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Study identifies new temperature sensing mechanism in plants  PHYS.ORG · 18 hours
A protein called phytochrome B, which can sense light and temperature, triggers plant growth and controls flowering time. How it does so is not fully understood. more
IRB Barcelona and Amazon join forces to develop computational tool in the fight against COVID-19  NEWS MEDICAL · 1 day
There are currently more than 10,000 scientific articles related to coronavirus infections. In fact, in recent weeks, research... more
Researchers develop a computer simulator that helps study evolution of COVID-19 in Europe  NEWS MEDICAL · 1 day
A team of Spanish researchers have designed and validated a simulator to enable study of the evolution of the COVID-19 illness in... more
Instead of just flattening the COVID-19 curve, can we 'crush' it?  LIVE SCIENCE · 1 day
A veteran public health scholar argues we can defeat COVID-19 in just 10 weeks if we take a "concerted and determined" approach. more
A metal-free blue chromophore derived from plant pigments  Science Magazine · 1 day
Blue natural pigments are rare, especially among plants. However, flowering species that evolved to attract Hymenoptera pollinators are colored by blue anthocyanin-metal complexes. Plants lacking anthocyanins are pigmented by betalains but are... more
New temperature sensing mechanism in plants  SCIENCE DAILY · 1 day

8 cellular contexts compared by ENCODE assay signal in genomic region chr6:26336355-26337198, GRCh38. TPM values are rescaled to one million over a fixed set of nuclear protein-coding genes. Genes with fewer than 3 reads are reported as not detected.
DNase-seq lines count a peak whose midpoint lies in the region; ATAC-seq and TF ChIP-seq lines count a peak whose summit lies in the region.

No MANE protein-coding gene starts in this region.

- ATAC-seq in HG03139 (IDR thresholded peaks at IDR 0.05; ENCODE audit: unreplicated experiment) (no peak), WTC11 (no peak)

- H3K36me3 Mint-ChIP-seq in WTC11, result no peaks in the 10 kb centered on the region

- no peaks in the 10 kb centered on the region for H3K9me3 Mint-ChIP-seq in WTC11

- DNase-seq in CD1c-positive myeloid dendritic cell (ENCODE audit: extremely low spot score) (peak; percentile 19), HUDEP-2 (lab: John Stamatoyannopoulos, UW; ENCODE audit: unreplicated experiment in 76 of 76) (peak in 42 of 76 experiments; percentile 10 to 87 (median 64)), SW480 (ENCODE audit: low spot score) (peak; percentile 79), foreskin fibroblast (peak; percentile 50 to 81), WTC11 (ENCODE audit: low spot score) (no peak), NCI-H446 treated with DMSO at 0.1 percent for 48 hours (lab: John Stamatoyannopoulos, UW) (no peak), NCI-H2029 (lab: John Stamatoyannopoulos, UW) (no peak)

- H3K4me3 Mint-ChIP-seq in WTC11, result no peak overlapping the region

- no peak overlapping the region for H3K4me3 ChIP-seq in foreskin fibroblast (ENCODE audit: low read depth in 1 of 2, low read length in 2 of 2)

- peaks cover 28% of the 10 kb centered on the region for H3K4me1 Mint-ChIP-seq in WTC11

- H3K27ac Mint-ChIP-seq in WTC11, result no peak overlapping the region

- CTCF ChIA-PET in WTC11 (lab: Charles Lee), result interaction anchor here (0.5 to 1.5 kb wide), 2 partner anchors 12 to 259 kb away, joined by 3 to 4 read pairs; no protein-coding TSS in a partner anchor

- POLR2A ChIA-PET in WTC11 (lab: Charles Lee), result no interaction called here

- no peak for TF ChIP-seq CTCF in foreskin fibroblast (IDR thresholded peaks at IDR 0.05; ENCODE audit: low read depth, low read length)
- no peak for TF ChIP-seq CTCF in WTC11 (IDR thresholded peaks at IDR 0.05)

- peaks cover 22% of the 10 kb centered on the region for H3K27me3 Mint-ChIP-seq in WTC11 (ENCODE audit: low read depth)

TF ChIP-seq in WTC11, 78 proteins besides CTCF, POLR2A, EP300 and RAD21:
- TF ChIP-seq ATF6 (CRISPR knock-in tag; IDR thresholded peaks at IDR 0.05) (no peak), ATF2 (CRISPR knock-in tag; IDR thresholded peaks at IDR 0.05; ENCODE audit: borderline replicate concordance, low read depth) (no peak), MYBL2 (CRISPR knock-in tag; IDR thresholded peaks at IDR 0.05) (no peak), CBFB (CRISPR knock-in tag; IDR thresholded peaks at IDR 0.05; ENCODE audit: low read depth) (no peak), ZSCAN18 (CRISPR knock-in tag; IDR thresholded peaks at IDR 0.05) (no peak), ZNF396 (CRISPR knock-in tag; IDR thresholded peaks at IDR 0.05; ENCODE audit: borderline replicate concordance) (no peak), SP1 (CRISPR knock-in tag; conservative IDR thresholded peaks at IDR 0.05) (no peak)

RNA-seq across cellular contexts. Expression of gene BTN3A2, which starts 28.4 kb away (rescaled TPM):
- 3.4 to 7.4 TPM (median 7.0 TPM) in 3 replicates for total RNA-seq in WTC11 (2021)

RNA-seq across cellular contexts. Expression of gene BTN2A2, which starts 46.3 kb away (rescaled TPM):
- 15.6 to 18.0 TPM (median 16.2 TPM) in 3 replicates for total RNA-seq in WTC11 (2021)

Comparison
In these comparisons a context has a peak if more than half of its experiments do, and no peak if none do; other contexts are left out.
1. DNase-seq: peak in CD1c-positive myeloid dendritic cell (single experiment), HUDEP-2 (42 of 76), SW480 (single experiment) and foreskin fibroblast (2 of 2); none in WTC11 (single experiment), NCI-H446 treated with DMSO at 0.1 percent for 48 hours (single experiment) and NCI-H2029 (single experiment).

Cell biologists reveal the phytochrome B molecule has unexpected dynamics activated by temperature, and behaves differently depending on the temperature and type of light. As climate change warms the world, crop growth patterns and flowering times... more
Vaporizable endoskeletal droplets via tunable interfacial melting transitions  Science Magazine · 1 day
Liquid emulsion droplet evaporation is of importance for various sensing and imaging applications. The liquid-to-gas phase transformation is typically triggered thermally or acoustically by low–boiling point liquids, or by inclusion of solid... more
Genome elimination mediated by gene expression from a selfish chromosome  Science Magazine · 1 day
Numerous plants and animals harbor selfish B chromosomes that "drive" or transmit themselves at super-Mendelian frequencies, despite long-term fitness costs to the organism. Currently, it is unknown how... more
Massive generation of metastable bulk nanobubbles in water by external electric fields  Science Magazine · 1 day
Nanobubbles (NBs) are nanoscopic gaseous domains than can exist on solid surfaces or in bulk liquids. They have attracted substantial attention due to their... more
Unsustainable food systems: Can we reverse current trends?  PHYS.ORG · 1 day
As rural masses migrate to urban areas, populations grow, and people work toward better living standards, global food system sustainability is jeopardized, according to a new analysis spanning low- to high-income countries.... more
NASA report outlines vision for long-term human lunar exploration  SPACE NEWS · 1 day
NASA released a report April 2 outlining its long-term approach to lunar exploration that involves establishing a “base... more
Groundwater, a threatened resource requiring sustainable management  PHYS.ORG · 1 day
According to data from the Food and Agriculture Organization of the United Nations (FAO), groundwater supplies half of the world's population with fresh water and makes up 43% of the water used in irrigation.... more